Meet the Bradford teenager whose unique faith-based music has a global following

Yorkshire’s Ismail Hussain is amassing a huge international following for his ground-breaking style of music bringing together different cultures. Chris Burn reports.

Ismail Hussain has been singing since the age of 5.
Ismail Hussain has been singing since the age of 5.

He has over 50,000 followers on Facebook, more than 15,000 on YouTube and nearly 14,000 on Instagram at the age of just 18 but the unassuming Ismail Hussain is taking his growing success in his stride.

The teenager from Bradford may be young but his music career is already well-established – having started singing faith-inspired poetry and songs in local mosques at the age of five, releasing his first album when he was just 12 and touring the world at weekends while still at school.

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Hussain says that like his burgeoning career, his popularity on social media has not happened overnight.

“It is just something I have built up over the years from a very young age. I have been recording since I was seven or eight years old. As the years go by, the followers slowly started to build up – it started locally first and now it is people from all over the world.

“Singing has always been a passion. I won a vocal competition held in Bradford when I was 10 where there were about 30 to 40 other people taking part and then I did videos online which reached just over 500,000 people.”

Hussain, who performed solo as an acapella act in his early years, was booked to play show across the UK and Europe, as well as doing tours to Mauritius, South Africa, Pakistan and Kuwait among other places.

He says it took both sacrifices from his family and the understanding of his teachers at Dixons Kings Academy in Bradford to make it work.

His career has taken him around the world.

“The main person who helped me the most was my father who took me all over the country to many events. Sometimes I would be doing three or four performances a day in London, Manchester and Birmingham. My dad would drive me to all these events.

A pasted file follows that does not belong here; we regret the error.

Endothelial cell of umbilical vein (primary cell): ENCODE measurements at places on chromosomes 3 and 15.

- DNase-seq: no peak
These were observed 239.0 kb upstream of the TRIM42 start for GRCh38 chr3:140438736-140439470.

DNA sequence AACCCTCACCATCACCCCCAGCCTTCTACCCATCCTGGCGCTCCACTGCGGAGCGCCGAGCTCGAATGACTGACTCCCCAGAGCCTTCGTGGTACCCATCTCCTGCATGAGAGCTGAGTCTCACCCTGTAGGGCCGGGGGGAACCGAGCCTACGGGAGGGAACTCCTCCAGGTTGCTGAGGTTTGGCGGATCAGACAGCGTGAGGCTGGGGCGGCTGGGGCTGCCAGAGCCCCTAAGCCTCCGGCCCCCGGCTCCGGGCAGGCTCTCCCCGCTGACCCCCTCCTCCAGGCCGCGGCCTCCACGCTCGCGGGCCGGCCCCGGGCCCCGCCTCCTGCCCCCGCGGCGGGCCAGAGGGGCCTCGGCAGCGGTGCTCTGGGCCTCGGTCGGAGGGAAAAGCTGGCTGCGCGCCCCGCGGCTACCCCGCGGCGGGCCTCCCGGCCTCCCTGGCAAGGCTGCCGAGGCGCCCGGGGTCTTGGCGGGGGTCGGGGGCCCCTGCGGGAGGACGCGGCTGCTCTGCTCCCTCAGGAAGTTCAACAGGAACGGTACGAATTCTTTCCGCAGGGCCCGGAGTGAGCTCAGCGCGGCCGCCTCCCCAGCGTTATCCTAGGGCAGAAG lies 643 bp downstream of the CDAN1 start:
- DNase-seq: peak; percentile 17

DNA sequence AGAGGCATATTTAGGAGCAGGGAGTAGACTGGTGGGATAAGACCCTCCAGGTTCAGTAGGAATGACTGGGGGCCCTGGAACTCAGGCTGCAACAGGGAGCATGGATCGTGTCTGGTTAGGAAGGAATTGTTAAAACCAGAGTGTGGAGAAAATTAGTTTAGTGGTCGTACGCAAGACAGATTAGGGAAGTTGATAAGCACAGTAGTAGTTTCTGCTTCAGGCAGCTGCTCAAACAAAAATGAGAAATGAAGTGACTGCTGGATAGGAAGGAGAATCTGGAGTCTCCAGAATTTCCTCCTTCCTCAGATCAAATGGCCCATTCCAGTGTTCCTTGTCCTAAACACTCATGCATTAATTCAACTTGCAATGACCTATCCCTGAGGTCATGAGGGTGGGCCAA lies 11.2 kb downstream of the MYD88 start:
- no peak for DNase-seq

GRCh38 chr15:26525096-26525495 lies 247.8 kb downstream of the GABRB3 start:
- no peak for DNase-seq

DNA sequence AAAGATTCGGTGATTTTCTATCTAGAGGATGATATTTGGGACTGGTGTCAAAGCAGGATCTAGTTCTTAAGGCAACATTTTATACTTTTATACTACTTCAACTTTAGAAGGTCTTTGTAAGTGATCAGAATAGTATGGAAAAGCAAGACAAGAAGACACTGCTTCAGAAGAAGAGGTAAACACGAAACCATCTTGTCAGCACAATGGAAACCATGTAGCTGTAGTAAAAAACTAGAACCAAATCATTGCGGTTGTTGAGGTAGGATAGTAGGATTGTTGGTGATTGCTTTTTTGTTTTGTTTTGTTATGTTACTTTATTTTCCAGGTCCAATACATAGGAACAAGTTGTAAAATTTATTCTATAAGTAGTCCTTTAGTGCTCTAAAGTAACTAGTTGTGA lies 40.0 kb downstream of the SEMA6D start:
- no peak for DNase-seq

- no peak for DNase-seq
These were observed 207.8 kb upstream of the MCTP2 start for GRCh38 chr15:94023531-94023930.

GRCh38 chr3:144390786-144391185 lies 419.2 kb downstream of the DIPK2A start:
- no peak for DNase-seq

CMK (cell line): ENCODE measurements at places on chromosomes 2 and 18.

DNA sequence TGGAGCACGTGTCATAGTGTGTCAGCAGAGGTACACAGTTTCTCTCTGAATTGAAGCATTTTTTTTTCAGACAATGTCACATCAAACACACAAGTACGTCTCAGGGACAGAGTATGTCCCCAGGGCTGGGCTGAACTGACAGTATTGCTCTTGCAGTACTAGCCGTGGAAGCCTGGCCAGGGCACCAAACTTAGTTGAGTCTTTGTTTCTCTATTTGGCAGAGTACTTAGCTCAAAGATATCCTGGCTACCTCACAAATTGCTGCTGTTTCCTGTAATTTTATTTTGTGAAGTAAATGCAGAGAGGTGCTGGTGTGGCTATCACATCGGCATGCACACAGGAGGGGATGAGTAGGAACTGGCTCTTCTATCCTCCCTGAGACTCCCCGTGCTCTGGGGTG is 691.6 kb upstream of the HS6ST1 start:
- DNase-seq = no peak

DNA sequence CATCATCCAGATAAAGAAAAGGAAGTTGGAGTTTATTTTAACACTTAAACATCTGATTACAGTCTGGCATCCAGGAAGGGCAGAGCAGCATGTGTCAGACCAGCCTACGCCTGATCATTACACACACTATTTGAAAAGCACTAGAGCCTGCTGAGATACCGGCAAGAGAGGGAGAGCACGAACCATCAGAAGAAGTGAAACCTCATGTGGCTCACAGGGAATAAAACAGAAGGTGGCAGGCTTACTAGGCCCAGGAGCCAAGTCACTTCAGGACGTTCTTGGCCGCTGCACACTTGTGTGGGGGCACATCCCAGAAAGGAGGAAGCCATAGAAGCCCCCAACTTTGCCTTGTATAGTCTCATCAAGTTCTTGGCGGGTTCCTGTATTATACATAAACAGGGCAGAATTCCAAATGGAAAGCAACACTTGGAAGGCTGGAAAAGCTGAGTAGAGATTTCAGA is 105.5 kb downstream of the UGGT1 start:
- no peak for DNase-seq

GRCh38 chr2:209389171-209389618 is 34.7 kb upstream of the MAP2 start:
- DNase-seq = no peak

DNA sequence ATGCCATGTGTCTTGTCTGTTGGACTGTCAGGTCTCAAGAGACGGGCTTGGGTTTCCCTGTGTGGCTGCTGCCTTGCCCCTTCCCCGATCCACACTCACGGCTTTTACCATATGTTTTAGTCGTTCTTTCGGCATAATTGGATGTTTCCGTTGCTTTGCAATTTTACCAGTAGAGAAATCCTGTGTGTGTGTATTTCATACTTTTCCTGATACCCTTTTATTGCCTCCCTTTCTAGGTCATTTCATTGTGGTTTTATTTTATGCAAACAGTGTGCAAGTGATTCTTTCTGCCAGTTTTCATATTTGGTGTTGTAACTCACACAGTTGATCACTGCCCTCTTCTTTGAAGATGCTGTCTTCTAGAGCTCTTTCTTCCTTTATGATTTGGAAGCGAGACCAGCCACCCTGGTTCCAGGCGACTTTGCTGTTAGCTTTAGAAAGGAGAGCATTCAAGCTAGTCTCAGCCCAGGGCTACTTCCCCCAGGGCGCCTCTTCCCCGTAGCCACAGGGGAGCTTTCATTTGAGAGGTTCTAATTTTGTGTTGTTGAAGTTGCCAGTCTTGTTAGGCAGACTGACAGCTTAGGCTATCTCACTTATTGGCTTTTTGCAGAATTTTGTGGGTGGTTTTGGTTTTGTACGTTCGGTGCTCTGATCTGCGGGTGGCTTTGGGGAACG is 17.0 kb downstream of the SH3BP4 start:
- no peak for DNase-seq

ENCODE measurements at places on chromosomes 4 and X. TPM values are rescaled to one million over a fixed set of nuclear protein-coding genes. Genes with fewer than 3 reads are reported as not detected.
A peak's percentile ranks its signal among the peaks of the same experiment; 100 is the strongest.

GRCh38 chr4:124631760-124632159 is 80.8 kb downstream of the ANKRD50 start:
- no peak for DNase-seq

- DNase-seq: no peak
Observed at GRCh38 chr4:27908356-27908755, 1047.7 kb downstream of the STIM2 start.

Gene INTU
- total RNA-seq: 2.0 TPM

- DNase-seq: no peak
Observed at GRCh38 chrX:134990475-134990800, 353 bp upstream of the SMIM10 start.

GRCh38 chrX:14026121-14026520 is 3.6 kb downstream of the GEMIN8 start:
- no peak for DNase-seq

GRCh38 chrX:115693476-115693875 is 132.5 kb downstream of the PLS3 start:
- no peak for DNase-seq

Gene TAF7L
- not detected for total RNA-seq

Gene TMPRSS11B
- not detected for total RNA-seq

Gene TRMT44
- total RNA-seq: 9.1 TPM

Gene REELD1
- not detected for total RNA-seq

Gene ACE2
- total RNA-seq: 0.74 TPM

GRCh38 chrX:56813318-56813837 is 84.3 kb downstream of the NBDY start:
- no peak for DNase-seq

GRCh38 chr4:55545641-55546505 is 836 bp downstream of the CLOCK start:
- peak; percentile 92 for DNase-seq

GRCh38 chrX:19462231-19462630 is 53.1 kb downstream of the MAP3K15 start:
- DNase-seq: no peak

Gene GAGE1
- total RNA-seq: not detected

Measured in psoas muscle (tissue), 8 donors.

“The main international events started when I started secondary school. It was quite a big challenge touring and balancing that with my school work. I remember that once I had a European tour and on the Friday after school I would go straight to the airport and spend the weekend in a different country before flying back for school the next week. The school were very supportive and they gave me extra work to do on the plane.”

At the age of 12, Hussain released his first album in Urdu and Punjabi but has been increasingly singing Sufi poetry in his native English as part of an attempt to merge Eastern and Western sounds.

“It was just something I did as a hobby. But it did quite well – better then I really expected. I sold 1,000 CDs and had a tour in South Africa.

“From a young age my main focus was recording in Urdu and Punjabi. Over the years I have gained quite a large following. Now I’m recording in English. We want to use Eastern and Western influences. There are artists who are singing in a Western style and others in an Eastern style but no one else really mixing them both together.”

His most recent release earlier this year is a compilation of five faith-inspired collections of poetry.

“It all started through religion but it doesn’t just relate to Muslims or people of religion. I have had so many messages on social media from young kids who have said they have been suffering with their mental health and by listening to the music it has helped them. I want to be a role model and show that being hard working can bring amazing results.”

Like most musicians, Hussain’s work has been affected by Covid – along with a class he runs teaching talented local singers that has been put on hold. But the challenges of the past few months have not dimmed his ambitions for the future.

“After this pandemic I hope to join a band of live musicians from various ethnic backgrounds. My aim is to introduce a new genre of music to include people from different faiths and backgrounds and help more people understand the power of poetry. I don’t think many people understand the power poetry can have.”

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James Mitchinson